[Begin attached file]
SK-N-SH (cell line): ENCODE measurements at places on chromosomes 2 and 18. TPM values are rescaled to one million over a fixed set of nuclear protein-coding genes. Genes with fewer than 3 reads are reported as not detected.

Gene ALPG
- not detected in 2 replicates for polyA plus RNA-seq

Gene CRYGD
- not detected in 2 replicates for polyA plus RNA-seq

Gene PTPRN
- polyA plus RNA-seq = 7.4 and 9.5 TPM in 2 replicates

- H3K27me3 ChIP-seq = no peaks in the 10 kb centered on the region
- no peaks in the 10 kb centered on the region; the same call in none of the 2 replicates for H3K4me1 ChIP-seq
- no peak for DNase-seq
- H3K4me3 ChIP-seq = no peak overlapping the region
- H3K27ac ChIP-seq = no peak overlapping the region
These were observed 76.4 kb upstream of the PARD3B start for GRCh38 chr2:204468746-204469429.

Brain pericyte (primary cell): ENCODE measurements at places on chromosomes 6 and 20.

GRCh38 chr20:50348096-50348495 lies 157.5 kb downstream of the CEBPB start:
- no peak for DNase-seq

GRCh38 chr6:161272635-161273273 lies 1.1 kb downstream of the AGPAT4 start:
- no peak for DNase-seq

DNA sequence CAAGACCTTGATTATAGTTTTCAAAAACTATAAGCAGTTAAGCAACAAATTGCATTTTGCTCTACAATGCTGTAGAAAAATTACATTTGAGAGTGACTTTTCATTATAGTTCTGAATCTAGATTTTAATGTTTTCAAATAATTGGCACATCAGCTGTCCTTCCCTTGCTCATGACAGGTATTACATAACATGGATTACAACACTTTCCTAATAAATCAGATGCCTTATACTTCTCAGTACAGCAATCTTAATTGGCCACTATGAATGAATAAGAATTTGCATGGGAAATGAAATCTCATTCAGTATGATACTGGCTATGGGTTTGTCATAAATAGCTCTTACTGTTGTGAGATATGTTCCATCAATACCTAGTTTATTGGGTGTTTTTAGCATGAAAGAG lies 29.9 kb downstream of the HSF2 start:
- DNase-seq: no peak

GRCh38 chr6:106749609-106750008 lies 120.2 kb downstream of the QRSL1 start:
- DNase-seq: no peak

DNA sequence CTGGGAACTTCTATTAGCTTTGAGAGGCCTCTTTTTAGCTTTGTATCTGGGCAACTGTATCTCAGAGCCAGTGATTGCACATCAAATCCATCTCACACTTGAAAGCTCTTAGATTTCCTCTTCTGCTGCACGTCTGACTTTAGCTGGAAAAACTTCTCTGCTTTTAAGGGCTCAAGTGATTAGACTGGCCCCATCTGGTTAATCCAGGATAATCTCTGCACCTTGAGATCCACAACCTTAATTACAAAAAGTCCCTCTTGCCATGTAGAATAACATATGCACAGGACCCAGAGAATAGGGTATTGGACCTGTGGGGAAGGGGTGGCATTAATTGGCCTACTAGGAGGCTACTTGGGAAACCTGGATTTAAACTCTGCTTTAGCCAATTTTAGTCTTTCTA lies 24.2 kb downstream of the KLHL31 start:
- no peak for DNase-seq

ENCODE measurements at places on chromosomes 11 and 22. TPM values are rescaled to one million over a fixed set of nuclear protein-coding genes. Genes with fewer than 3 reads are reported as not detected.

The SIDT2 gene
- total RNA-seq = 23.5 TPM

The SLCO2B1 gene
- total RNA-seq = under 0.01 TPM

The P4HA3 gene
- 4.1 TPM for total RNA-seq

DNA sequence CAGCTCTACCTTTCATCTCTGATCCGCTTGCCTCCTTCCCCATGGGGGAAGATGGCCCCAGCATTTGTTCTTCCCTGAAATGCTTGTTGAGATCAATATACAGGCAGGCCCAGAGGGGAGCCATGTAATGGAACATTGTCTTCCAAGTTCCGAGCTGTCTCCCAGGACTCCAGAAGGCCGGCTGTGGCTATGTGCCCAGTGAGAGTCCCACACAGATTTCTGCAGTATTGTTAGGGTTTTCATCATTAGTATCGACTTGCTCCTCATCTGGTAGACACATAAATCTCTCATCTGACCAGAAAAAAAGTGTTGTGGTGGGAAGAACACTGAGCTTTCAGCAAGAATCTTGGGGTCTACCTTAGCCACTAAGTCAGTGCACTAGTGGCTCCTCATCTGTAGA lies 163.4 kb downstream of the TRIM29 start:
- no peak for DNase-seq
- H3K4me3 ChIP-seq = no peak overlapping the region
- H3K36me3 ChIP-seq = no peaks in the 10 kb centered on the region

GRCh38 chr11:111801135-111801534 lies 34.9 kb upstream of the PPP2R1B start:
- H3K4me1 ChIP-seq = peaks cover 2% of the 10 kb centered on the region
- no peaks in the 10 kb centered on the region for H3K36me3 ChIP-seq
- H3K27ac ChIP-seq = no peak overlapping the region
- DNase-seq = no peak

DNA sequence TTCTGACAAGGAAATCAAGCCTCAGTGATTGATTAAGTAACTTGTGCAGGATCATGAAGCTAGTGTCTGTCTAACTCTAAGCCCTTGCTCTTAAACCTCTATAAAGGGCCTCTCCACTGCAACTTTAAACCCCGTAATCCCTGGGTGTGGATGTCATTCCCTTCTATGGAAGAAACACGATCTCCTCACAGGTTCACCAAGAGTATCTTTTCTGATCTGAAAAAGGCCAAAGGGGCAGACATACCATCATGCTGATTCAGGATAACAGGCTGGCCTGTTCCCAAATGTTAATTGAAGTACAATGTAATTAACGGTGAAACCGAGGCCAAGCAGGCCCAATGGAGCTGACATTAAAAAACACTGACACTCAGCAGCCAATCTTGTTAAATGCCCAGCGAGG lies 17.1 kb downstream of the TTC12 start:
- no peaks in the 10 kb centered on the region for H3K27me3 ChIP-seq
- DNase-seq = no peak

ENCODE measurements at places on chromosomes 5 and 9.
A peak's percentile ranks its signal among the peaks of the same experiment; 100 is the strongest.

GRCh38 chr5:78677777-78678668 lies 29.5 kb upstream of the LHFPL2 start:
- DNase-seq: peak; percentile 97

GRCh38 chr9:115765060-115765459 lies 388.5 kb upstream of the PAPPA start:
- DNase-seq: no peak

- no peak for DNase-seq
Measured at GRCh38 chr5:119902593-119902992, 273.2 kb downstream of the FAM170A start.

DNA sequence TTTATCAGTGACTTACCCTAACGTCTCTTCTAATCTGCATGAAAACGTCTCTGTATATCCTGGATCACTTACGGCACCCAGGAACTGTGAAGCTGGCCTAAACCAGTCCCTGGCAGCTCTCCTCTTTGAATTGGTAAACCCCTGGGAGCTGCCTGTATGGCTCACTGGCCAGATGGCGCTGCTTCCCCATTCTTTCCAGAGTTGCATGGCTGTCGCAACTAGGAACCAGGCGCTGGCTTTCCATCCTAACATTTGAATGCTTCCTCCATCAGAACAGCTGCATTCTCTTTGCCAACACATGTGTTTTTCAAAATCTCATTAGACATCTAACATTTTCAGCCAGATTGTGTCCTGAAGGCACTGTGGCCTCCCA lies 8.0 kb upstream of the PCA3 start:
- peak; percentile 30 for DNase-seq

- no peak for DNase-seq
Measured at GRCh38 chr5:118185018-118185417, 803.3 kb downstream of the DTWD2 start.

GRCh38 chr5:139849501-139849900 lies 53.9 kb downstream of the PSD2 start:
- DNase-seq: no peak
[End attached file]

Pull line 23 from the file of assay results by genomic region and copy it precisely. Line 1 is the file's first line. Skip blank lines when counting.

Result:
DNA sequence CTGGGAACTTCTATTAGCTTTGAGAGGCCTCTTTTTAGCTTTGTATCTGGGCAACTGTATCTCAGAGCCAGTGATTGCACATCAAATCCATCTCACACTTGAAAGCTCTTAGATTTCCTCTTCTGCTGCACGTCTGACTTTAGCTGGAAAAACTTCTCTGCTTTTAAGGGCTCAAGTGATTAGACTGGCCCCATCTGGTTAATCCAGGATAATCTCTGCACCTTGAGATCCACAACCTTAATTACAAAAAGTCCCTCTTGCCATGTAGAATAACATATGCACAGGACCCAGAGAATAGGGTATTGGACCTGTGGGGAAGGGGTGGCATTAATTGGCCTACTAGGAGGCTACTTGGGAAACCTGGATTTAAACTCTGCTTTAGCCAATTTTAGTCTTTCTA lies 24.2 kb downstream of the KLHL31 start: